Sociologist, Prem Chowdhry, who has extensively researched on gender equations in Haryana provides further evidence and analysis of the conservative nature of the landed elite of Haryana in her book The Veiled Women: Shifting Gender Equations in Rural Haryana, 1880-1990 (1994). She explains how the landed ruling classes of Haryana have moved repeatedly against the limited property rights accorded to women in parental property by the Hindu Succession Act of 1956:
On the one hand they tried to abolish it through the legislative procedures and on the other hand they accelerated their attempts through the caste panchayats to control its fall-out effects (This was done through insistence upon imposing caste customary codes). Within months of the formation of Haryana in November 1966, its Assembly passed a resolution in 1967 (and the Punjab Assembly in 1977), requesting the central government to change the said Act. The centre did not oblige. In 1979 the Haryana Assembly tried to force the issue by unanimously passing a Bill, amending the Act of 1956 and sending it for the President's approval. This was not granted. The Bill was defeated at the President's level. Ten years later in August 1989, Devi Lal (Member of Parliament from Haryana) as the Deputy Prime Minister again proposed an amendment in the Succession Act, once again in an attempt to deprive the married daughters of their share in the parents' property. The spate of protests that followed this move could not be ignored. Devi Lal was forced to drop the proposal in view of, as he acknowledged himself, ‘adverse comments’ in the media and elsewhere. These moves have failed but not the spirit behind it.
Now, with changes to the opposite effect being made in the HSA by the Parliament in 2005, legalizing equal property rights for women, the discontent brewing within Khap Panchayats is not difficult to understand.
While justifying horrific ‘honour’ crimes, Khap Panchayats are seeking to both assert control over female sexuality as well as the transfer of property. Their assertion cannot be separated from the context of neo-liberalism in our country when land, especially in and around Delhi, Haryana, UP, Punjab has fast become a prized commodity worth several crores, due to reckless real estate and commercial development. As the stakes over land are rising, conflicts over ownership rights are getting manifested in increasingly perverse ways.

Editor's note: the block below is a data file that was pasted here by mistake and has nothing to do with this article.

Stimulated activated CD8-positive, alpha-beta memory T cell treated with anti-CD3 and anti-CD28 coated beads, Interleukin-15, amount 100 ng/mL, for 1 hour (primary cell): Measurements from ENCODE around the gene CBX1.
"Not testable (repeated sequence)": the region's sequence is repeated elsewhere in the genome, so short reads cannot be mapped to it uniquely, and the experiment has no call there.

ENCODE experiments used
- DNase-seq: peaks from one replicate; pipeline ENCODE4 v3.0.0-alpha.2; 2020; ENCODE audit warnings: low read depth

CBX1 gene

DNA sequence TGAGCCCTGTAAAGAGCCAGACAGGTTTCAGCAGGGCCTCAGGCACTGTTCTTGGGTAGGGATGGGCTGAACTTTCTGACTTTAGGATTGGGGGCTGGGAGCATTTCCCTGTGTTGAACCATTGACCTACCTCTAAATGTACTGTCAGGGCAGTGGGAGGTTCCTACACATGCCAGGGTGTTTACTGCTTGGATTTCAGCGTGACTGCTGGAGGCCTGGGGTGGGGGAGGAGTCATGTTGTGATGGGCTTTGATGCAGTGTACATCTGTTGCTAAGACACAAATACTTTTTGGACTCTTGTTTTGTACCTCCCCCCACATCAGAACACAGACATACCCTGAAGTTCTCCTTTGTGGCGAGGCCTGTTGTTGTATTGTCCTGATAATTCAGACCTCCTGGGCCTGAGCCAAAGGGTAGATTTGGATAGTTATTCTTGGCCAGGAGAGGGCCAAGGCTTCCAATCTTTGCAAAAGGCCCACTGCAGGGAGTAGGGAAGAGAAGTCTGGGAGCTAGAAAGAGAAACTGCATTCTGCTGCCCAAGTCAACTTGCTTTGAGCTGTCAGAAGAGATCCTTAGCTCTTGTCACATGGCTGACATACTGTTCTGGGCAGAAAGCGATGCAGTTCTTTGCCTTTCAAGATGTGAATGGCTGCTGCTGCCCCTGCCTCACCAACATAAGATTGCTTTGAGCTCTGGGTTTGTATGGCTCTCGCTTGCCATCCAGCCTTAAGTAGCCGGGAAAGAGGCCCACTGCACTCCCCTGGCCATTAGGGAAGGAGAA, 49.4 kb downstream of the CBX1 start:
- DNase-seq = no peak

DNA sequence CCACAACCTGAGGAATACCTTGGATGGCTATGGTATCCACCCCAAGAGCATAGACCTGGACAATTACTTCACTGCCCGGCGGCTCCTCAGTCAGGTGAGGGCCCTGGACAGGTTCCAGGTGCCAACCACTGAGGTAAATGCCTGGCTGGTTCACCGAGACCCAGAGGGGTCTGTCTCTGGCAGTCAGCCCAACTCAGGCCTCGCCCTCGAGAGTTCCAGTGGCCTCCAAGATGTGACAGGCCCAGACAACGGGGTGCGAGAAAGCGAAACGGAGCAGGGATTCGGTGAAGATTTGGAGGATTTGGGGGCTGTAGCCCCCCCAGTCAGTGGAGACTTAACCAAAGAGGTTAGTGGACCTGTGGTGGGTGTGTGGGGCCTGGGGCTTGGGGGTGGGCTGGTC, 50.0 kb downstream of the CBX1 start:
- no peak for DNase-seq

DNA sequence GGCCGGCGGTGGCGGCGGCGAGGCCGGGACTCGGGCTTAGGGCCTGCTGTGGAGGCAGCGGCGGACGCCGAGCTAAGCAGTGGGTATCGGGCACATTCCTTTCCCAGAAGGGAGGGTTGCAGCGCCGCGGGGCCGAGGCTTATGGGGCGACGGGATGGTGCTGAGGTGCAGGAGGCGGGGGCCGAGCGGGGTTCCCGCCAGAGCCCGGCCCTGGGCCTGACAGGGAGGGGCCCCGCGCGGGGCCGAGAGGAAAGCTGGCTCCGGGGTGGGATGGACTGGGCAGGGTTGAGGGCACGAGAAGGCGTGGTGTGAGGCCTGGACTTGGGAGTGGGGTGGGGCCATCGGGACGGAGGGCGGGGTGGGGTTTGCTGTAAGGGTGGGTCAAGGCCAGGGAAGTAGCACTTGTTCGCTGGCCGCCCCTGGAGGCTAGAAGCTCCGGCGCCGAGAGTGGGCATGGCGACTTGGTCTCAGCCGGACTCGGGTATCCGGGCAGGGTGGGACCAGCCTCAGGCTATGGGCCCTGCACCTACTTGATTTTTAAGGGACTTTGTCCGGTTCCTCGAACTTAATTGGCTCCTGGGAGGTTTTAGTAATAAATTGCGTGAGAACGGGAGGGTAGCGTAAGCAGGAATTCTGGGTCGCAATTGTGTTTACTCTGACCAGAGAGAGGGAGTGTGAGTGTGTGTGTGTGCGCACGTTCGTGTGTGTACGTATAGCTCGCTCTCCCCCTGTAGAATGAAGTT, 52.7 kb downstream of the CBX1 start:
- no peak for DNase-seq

Several steps need to be taken by the government to curb ‘honour’ killings. These include simplifying the provisions of the Special Marriages Act of 1954, which allows for civil marriages between consenting adults. The practice of registering cases of kidnapping, abduction or rape is often used to exert pressure upon consenting adults to withdraw from the relationship. At a time when the Supreme Court has issued notices to the Centre as well as several State governments regarding measures undertaken to prevent ‘honour’ killings, any reply that does not uncover the truth behind cases of kidnapping registered by the Police will be incomplete and evasive.
While dealing with such offenses, the government must not loose sight of the gender component of these crimes. It is not a coincidence that ‘honour’ crimes are generally perpetrated by the woman’s family, as is evident from the recent cases in Delhi as well as other instances like Nirupama Pathak, Nitish Katara, etc. Numerous instances of such murders do not even reach the purview of the criminal-justice system. Several young girls are killed by family members at the mere whiff of possible interest in a boy of another caste-community. These deaths are passed off as natural deaths. Provisions need to be made to monitor any sudden death, particularly of young girls, to deter such crimes. The Union government must take a lead in ensuring that all practices that violate democratic rights enshrined in the Constitution are confronted without fail. This requires the formulation of a comprehensive law against ‘honour’ killings in our country. Any other approach would only prove that the government is willing to turn a blind eye to gross criminal practices while maintaining a façade of modernity, democracy and progress. All democratic forces in our country must unite to ensure that a comprehensive law against ‘honour’ killings is enacted without delay.